Mind maps are an entirely different way of taking notes – they are diagrammatic representations of the subject material you are learning about, where key concepts occupy a central position and ideas, issues, facts, and figures, whatever it happens to be, that are more peripheral are drawn further away from the centre. Have a look at the diagram below. Many people really like this way of taking notes, once they get used to it. It can seem daunting at first. But it is a very active way of noting and learning. Many people claim that it improves your ability to understand and to retain information.
A few hints on mind mapping
- Use A4 paper and turn it to a landscape orientation.
- Write down the title of the topic you are covering in the centre of the page and draw a circle round it.
- Draw a line out from the circle, in any direction and write the first main heading for the topic on this line.
- For each sub-heading, draw lines coming from the main line with the main topic heading on it so that it is obvious where the connections lie.
- Use single words, short phrases, or images to capture ideas.
- Try using different colours for different ideas.
In your own words
Here are a few general hints that should be helpful, whatever methods you are using to take notes. In certain situations, particularly in lectures, one of the biggest temptations is to write too much. This means all your concentration goes into writing fast and hearing what is said, but at a superficial level, rather than listening, taking it in, and cutting it down. Try to write brief phrases that summarise long sentences. Try paraphrasing the opening paragraphs of a few of your favourite novels, articles, or sports reports to help develop this technique.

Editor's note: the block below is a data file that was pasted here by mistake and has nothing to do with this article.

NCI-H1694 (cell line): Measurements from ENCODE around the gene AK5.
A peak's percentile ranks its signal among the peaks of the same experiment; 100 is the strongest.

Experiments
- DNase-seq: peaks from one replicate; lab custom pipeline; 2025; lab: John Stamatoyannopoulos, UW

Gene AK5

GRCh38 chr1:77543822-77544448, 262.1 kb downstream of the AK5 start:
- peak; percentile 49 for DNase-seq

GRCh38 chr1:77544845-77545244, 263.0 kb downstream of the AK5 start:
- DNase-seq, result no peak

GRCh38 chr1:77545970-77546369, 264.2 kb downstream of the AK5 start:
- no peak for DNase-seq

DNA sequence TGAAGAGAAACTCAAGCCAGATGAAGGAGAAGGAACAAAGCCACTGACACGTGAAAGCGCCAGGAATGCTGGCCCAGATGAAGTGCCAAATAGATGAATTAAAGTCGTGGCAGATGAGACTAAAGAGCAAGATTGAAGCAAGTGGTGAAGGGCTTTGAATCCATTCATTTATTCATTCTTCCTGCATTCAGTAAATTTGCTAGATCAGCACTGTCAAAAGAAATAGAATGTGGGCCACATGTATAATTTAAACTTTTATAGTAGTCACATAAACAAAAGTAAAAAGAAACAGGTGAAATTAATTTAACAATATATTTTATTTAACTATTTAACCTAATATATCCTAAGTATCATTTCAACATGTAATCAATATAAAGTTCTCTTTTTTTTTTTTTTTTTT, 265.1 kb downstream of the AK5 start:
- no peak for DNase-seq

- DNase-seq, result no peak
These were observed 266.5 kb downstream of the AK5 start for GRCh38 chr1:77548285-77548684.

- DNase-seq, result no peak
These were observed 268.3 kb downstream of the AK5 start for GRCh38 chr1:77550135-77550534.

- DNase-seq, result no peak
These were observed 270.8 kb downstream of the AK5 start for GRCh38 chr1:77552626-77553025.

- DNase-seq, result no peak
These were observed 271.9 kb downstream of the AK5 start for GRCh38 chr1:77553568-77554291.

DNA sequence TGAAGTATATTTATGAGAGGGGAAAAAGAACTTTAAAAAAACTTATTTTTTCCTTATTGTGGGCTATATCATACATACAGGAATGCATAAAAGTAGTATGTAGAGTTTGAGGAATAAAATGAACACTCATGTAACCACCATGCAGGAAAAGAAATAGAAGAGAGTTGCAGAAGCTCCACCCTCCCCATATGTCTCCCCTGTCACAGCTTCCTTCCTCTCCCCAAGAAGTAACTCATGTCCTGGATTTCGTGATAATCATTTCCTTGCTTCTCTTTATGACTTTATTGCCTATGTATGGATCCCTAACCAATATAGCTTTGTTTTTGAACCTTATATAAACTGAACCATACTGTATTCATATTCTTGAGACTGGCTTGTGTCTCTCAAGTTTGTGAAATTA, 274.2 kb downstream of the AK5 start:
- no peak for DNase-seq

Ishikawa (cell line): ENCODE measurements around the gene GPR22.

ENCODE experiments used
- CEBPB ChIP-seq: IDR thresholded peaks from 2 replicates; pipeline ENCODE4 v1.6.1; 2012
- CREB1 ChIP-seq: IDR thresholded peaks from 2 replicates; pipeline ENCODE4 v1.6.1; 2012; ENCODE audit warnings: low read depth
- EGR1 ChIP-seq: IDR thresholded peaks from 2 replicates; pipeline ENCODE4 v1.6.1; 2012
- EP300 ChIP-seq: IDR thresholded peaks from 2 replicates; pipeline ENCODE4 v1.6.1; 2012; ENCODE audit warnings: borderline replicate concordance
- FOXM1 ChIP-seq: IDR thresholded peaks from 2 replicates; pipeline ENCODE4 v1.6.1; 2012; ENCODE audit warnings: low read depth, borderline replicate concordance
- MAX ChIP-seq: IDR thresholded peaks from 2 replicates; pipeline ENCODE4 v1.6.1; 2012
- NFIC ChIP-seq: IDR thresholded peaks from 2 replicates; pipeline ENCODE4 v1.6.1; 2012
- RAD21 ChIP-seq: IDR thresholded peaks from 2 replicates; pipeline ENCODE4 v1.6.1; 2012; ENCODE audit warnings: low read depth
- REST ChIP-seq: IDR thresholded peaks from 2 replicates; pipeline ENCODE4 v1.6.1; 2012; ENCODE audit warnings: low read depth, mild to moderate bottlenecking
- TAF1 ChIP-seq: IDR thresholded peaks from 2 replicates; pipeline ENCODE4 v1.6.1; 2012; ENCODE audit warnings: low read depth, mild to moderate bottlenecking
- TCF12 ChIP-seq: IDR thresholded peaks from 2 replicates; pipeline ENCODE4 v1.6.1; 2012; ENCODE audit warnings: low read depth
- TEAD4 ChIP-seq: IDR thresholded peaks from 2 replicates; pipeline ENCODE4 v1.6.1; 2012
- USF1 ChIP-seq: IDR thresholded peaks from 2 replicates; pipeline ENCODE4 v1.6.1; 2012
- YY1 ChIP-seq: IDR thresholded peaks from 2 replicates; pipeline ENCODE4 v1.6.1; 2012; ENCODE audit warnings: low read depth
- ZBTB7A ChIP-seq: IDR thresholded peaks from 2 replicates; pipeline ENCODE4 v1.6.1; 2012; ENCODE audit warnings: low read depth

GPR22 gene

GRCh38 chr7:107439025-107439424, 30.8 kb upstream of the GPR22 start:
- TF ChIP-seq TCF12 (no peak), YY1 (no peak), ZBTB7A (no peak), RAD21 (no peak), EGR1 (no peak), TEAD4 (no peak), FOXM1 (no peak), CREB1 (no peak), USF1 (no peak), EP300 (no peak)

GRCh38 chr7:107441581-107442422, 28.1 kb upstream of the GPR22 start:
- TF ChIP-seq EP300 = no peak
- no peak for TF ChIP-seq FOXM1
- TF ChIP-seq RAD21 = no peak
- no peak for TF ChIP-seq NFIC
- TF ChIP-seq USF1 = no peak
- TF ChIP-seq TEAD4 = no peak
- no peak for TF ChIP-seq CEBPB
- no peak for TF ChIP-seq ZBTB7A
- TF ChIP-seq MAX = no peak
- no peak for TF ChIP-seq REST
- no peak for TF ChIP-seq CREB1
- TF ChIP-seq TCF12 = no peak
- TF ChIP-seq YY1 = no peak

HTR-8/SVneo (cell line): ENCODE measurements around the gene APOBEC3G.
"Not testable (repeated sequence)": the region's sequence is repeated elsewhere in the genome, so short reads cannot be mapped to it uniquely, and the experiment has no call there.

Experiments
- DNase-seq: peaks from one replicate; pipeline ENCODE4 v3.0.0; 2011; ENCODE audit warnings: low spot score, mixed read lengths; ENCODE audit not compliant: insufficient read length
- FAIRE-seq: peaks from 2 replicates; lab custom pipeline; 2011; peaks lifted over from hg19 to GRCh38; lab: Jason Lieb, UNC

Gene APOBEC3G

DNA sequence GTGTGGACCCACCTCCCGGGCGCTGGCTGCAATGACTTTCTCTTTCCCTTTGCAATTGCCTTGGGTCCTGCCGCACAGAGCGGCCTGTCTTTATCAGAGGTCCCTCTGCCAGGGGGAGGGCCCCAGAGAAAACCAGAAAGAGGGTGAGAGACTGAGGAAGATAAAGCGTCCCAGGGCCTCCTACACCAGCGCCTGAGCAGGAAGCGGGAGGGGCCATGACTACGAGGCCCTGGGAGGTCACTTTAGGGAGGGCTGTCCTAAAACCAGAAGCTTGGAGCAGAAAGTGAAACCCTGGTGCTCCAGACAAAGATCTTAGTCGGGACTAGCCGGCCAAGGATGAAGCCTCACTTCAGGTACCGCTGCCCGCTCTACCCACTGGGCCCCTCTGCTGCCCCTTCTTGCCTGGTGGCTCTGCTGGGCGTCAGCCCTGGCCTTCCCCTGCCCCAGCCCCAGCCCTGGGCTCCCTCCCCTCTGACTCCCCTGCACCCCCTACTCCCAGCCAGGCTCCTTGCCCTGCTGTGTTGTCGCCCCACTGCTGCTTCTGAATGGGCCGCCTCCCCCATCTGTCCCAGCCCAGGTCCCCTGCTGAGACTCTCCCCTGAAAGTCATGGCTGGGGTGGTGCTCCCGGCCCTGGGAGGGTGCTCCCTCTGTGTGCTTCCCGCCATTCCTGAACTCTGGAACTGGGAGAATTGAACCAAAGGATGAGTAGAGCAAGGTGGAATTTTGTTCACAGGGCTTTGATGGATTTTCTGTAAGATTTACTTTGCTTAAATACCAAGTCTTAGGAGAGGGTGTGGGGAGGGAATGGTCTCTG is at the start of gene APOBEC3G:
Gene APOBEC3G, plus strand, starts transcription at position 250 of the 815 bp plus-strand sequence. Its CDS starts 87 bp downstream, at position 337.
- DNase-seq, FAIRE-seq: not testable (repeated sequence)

Use your own shorthand
While there are standard abbreviations for many words, it makes sense to invent your own shorthand so long as you can understand it yourself. Note those words, concepts, technical phrases, and names that are central to your subject and find quick ways of writing these. It makes sense to write a list of these so that you become familiar with them. We are all used to seeing ICT for information and communications technology; invent a few of your own that work for you. Look at the list of symbols and abbreviations in Chapter (should chapter references be included as they aren’t used to organise content in the CWS? Consider rewording)
Writing on writing
A fundamental rule, if you are taking notes from written texts, is to write on and annotate those texts only if they belong to you. You may incur library fines as well as serious unpopularity if you are found out. Finding texts that are scribbled all over also illustrates the point that while there are general guidelines for making notes we tend to have individual shorthand and codes that we understand better than anybody else. Have a look at Chapter 5 (should chapter references be included as they aren’t used to organise content in the CWS? Consider rewording) on reading for some detailed ideas on how to work with written text, but here are some reminders.